LUCAS INDUSTRIES chief executive George Simpson says that the group will seek to rebuild its aerospace business once its restructuring has been completed over the next 18 months.

"We would like to see aerospace becoming a more important part of the business than it is, but I believe that our task is to get the operational performance up to scratch first," said Simpson, revealing the group's half-year results to the end of January.

Simpson says that aerospace margins have traditionally been twice those of the group's main business in the automotive industry. He adds that the business cycles of the two industries are expected to balance out as aerospace comes out of decline over the next two to three years.

At its height in 1991, aerospace accounted for 30% of group sales, but has since undergone a major restructuring which has seen it slip to only 17%. The issue of reversing this decline is likely to form part of a strategic review, which is now taking place within the group.

Lucas Aerospace is close to the end of its restructuring programme, which will have seen the closure of ten sites by the end of this year as well as the sale of operations on both sides of the Atlantic. The sale of, the remaining US communications and electronics businesses, is also expected to be finalised by the end of the year, says Simpson.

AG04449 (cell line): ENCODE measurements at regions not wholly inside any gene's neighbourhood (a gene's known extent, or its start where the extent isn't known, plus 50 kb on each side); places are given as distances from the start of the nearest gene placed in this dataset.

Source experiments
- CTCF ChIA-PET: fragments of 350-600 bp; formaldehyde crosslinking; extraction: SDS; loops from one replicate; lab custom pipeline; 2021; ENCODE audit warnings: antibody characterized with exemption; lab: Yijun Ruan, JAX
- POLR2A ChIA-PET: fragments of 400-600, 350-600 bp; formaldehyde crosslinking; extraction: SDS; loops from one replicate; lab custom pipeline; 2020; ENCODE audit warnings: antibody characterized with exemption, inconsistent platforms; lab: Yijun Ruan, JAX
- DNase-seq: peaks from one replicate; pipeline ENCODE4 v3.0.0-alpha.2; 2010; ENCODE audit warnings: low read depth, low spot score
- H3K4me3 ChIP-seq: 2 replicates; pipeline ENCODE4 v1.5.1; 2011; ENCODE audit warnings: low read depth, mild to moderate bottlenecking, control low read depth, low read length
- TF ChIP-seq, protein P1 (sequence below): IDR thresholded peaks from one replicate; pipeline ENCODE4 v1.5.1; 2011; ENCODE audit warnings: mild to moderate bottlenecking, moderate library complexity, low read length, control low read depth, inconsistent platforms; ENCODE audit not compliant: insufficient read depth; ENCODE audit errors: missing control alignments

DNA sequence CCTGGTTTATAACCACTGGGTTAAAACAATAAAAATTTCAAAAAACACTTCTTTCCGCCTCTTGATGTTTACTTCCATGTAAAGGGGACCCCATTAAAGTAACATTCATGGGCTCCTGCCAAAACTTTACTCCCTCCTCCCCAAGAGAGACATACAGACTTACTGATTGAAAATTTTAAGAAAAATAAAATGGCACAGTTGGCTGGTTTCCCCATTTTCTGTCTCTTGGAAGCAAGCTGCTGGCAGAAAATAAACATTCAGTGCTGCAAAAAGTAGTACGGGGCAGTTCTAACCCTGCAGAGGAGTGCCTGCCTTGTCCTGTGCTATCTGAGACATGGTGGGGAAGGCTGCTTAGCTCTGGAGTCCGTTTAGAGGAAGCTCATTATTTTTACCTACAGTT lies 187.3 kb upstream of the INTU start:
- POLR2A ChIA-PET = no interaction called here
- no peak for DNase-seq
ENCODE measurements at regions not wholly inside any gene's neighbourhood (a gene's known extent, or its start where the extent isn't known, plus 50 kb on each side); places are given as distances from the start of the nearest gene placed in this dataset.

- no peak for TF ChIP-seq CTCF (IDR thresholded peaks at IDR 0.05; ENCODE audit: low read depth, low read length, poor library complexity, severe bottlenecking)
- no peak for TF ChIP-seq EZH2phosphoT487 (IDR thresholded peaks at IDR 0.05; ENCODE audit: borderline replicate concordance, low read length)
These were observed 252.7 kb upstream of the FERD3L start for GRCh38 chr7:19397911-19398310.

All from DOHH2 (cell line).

Further problems, have blown up around the division however, over falsifying of quality checks by Lucas Western Geared Systems Division (GSD) and AUL on US defence contracts.

The US Navy has proposed a blanket ban on Lucas, from bidding on US defence contracts, although, the UK group believes that it can at least limit this to the offending GSD and AUL operations. The Navy has also backed a civil action, which centres on the wrongdoing at GSD over the supply of gearboxes for its McDonnell Douglas F-18 fighters.

Simpson believes that the civil action is designed to strengthen the US Navy's negotiating position in claiming damages for what it says have been performance shortfalls by the gearbox. Simpson says that Lucas is prepared to fight a protracted legal battle if necessary, and refutes claims of any fundamental performance problems.

The GSD operation, which has only recently restarted production, lost £5 million in the six months to January, but losses are now expected to fall, following the closure of its Los Angeles site.

Despite the GSD losses and another 7% fall in turnover, Lucas Aerospace held first-half operating profits at the £9 million marks. Some signs of recovery have shown through in a 5% rise in spare orders and Lucas is forecasting an improved second half.

Source: Flight International